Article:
Editor’s note: James McMurtry will headline a seated show at the Cargo Concert Hall in Reno on Sunday, July 8, along with bandmates Darren Hess (drums), Tim Holt (guitar) and Cornbread (bass). Advance tickets for the seated show are $3o.
James McMurtry’s songs resonate with people of all walks of life because listeners identify with the characters and their stories.
That’s the commonly held belief, anyway. McMurtry refutes the notion when he describes his fan base.
“I think the parents play this stuff for their kids and the kids grow up and don’t hate it when they grow up and they come back and they bring their kids,” he said. “That’s been my experience, anyway. I’ve had a lot of people say, ‘Oh my dad turned me on to you. He’s in prison. Could you say hi to him?’ That kind of stuff.”
When he speaks, McMurtry’s tone and inflection never change, whether it’s an analytical observation, description or witticism. His deadpan delivery can be intimidating because from his songs you know the man is brilliant as well as fearless. But after absorbing his words, you are soaked in their humor.
There is something about Texas that produces gifted musical Mark Twains, such as McMurtry, Steve Earle, Townes Van Zandt and Lyle Lovett.
Such accolades just get you some gruff humility.
“I wrote most of this last record on an iPhone 3,” McMurtry said. “Ever since I broke that phone I haven’t been able to write so well.”
Inspiration for a song comes from anywhere, even a dashboard, which occurred when McMurtry wrote “How’m I Gonna Find You Now.” He said he was on his way from a liquor store to a hunting camp.
“I’ve got a cup of black coffee so I don’t get lazy.
I’ve got a rattle in the dashboard driving me crazy.
And if I hit it with my fist it’ll quit for a little while.
Gonna have to stop and take a piss in another mile.
Headed into town gonna meet you at the mercantile
Take you to the Sonic, get you grinning like a crocodile.”
“I start with a couple of lines and a melody and then I try to think of a character who might have said those lines,” he said. “If it’s cool enough to keep me up at night I can work backwards from a character of a story and get some kind of verse-chorus structure going and after that I just kind of build it.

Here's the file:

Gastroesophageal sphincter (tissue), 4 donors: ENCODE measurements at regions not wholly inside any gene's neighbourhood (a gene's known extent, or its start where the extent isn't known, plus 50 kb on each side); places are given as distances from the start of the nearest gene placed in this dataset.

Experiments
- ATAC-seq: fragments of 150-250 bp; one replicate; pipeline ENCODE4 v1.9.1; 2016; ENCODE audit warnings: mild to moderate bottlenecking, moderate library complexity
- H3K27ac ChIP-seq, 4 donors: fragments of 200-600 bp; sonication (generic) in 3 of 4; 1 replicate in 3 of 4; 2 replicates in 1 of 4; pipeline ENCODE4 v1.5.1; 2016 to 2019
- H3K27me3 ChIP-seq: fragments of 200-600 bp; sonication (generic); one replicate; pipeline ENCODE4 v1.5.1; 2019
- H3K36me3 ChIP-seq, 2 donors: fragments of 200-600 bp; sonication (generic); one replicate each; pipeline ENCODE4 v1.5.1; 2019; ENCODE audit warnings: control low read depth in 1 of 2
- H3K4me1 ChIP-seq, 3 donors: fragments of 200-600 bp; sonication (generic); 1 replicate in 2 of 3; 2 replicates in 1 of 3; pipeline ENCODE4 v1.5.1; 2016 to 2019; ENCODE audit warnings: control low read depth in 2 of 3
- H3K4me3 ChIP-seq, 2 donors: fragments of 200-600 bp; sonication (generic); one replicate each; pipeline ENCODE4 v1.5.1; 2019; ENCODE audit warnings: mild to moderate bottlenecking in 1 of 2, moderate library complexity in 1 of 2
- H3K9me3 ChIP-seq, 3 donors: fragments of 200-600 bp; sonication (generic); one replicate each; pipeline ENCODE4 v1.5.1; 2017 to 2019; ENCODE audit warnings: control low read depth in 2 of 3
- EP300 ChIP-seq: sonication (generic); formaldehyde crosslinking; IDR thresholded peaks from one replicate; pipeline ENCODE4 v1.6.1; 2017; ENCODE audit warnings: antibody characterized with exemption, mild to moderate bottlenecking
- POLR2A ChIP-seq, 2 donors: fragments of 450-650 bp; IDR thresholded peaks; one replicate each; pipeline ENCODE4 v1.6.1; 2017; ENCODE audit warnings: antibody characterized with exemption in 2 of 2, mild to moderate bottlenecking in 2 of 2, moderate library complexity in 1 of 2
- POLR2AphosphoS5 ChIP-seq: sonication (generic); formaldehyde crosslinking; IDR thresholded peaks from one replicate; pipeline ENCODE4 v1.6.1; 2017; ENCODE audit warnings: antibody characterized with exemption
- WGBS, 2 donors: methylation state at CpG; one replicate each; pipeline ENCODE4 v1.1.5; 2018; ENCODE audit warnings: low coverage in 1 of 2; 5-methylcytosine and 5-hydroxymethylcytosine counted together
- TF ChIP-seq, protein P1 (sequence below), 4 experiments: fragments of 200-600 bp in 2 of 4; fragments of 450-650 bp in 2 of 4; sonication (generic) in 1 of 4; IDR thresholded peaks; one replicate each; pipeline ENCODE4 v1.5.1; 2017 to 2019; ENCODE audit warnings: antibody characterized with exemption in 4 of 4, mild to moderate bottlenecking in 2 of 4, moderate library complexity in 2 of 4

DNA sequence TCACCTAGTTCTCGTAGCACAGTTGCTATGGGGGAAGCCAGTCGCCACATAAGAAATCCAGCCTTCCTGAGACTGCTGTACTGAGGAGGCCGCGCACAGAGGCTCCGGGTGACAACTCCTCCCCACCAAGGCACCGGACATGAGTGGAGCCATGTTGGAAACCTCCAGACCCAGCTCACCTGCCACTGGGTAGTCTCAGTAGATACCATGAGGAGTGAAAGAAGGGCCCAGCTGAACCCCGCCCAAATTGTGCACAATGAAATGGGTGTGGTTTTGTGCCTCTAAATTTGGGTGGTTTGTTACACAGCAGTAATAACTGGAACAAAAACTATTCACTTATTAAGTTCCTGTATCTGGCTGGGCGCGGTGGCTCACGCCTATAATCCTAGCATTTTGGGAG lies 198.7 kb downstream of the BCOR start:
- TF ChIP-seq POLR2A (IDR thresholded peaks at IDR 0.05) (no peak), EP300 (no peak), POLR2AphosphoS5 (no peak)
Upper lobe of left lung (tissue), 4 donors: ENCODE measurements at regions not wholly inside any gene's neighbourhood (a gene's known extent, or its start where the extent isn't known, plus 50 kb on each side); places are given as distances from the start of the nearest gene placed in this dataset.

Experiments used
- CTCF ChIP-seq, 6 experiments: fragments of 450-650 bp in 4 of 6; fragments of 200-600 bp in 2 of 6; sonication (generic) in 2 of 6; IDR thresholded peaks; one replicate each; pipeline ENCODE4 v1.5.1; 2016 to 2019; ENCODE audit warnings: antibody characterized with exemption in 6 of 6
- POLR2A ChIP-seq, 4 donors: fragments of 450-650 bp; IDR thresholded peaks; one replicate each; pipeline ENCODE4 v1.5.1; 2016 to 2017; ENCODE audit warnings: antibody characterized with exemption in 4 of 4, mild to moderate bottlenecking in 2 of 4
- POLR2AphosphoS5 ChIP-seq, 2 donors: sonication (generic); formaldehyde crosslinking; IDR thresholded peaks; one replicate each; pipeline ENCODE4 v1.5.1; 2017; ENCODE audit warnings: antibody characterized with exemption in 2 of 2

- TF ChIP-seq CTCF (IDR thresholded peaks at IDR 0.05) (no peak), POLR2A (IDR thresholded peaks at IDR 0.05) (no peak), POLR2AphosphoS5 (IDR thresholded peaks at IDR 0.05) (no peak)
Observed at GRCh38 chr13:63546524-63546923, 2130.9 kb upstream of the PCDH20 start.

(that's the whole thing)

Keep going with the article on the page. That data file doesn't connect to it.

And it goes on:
“I don’t get the story first. I get the story from the line. You don’t want to impose a story on a song because it might not fit the meter of the rhyme scheme. And you’ll have a better song if it does. If you can sing it better, you’ll have a better song. A lot of times trying to make it sing better will change its whole meaning and it can be dangerous because it’s sung in my voice so everybody thinks it’s my opinion which is often is not. Quite often my characters don’t necessarily agree with me.”
Most people don’t understand nuance and they never did, he said.
Perhaps McMurtry’s best known song was “We Can’t Make It Here,” which lambasted politicians, President George W. Bush in particular.
“You have to leave a certain amount of interpretation up to the listener otherwise nobody’s going to want to hear it,” he said, before contradicting an earlier point. “The nature of a popular song is that the listener hears his or herself in it.”
“I got real lucky with ‘We Can’t Make It Here.’ It allowed me to get my point across without turning into a sermon. I did write it as an expression of powerlessness. … That was right before the 2004 election when Bush’s numbers were soaring and so many people had their whole identity wrapped up in that guy. They took it real personal. They spun that song at morning drive time and I had nasty emails on my website before I even got home. The irony was they took it as an anti-Bush song but what the protagonist really complains about is outsourcing, which really took wing under Bill Clinton.
“So the next record I put out “Cheney’s Toy,” which was more of a rant. But, by then, I was supposed to be the political songwriter. That song didn’t have a ghost of a chance as being as popular because there is no voice in there that you can hear as yourself. This is McMurtry mouthing off. It was kind of fun, it was kind of a cool song but it got misinterpreted because a lot of people thought I was saying the soldiers were Cheney’s Toy and that’s not what I was saying at all. I was saying Cheney was the puppet master and Bush was the puppet. I may have wandered off into nonsense here. You better take the reins back.”